My last post was a little depressing really and the reaction to it showed how necessary it was to acknowledge that academia has a problem here – or maybe all sectors do, maybe our time in history is one characterised by poor mental health…. My next posts are likely to be conference related with the Socio-Legal Studies Association Annual conference coming up next week and the Association of Law Teachers following the week after. So this post is something completely different: Meet Kilian.
If you are on Twitter you might be familiar with #academicswithcats and obviously you will understand that cats and academics go together. It feels like I have always had cats and that those cats have always supported my academic life in some way. It’s odd that I feel that way because actually I didn’t have a cat while I was a student at UG or M level. We got Ernest and Shackleton when I was a chunk into my PhD. Ernie was my PhD cat. He curled up with me, he ‘helped’ organise my literature, he listened to my ideas and thoughts and walked away in disgust on more than one occasion. Ernie-cat died recently and I miss him and our chats – one sided though they generally were. Shackleton is too busy manipulating the universe and being grumpy to be much of an academic cat. He also thinks I’m stupid (he thinks everyone is stupid!) so trying to talk to him about work really doesn’t help.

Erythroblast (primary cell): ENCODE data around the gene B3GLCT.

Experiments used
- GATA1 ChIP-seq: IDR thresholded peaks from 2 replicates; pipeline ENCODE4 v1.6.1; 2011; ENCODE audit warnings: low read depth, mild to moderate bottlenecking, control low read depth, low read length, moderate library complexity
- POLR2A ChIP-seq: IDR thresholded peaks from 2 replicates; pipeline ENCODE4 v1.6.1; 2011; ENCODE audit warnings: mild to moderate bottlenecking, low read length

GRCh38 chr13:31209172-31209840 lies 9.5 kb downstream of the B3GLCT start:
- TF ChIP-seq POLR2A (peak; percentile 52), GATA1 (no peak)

Einstein – though I rescued him from a university campus 4 years ago, isn’t much interested in me. He’s very much Kath’s cat and he’s also not one for cuddles or curling up with us other than on very rare occasions. He likes sleeping in the sun relatively close to but not too close to us or Shackleton and chasing things outside. All. The. Time. And dreamies, he likes dreamies. He thinks I’m dull if I don’t have a piece of string in my hand. So our two older cats are not really academic companions. Imagine my delight then that Kilian, just over ten weeks old and with us since Saturday, appears to have already started his desk cat training!
I have always wanted a desk cat. Kilian started by locating my notes for my latest writing project and kicking the hell out of them, tearing them and chasing them across the living room floor. Then he perfected the ‘curl up under legs’ pose which allows contact as well as a laptop on knee when humans are not at their desk. Then he sent an email, turned the screen upside down and added 45 words to my chapter while shouting about the inadequacy of that particular paragraph. That seemed like a good start for an academic cat. This morning he tried the ‘curl up on knee while human sat at desk’ – a more tricky balancing act than anything that had come before and seemingly not really suitable. He quickly moved to ‘locate sunny patch on desk’ and is now perfecting ‘distract human while she’s on the phone’ with Kath. He is learning fast!
He has other qualities that I think will make him a lovely academic cat. He is very talkative and likes a conversation. I think maybe our chats will be less one-sided than the ones I had with Ernie. He is very good at pouncing on important pieces of paper thus indicating what I should be thinking about next and he’s not worried about deleting my rubbish by marching confidently across the keyboard. And for those moments where I get anxious and worried, he has the most amazing deep, loud purr which makes the world stop spinning for a split second and everything seem right. He also has a fairly distinctive ‘feed me’ meow which comes in handy when lost in work for hours as it will also serve as a reminder to feed myself!
Here’s to our little academic cat in training (which is quite tiring really)!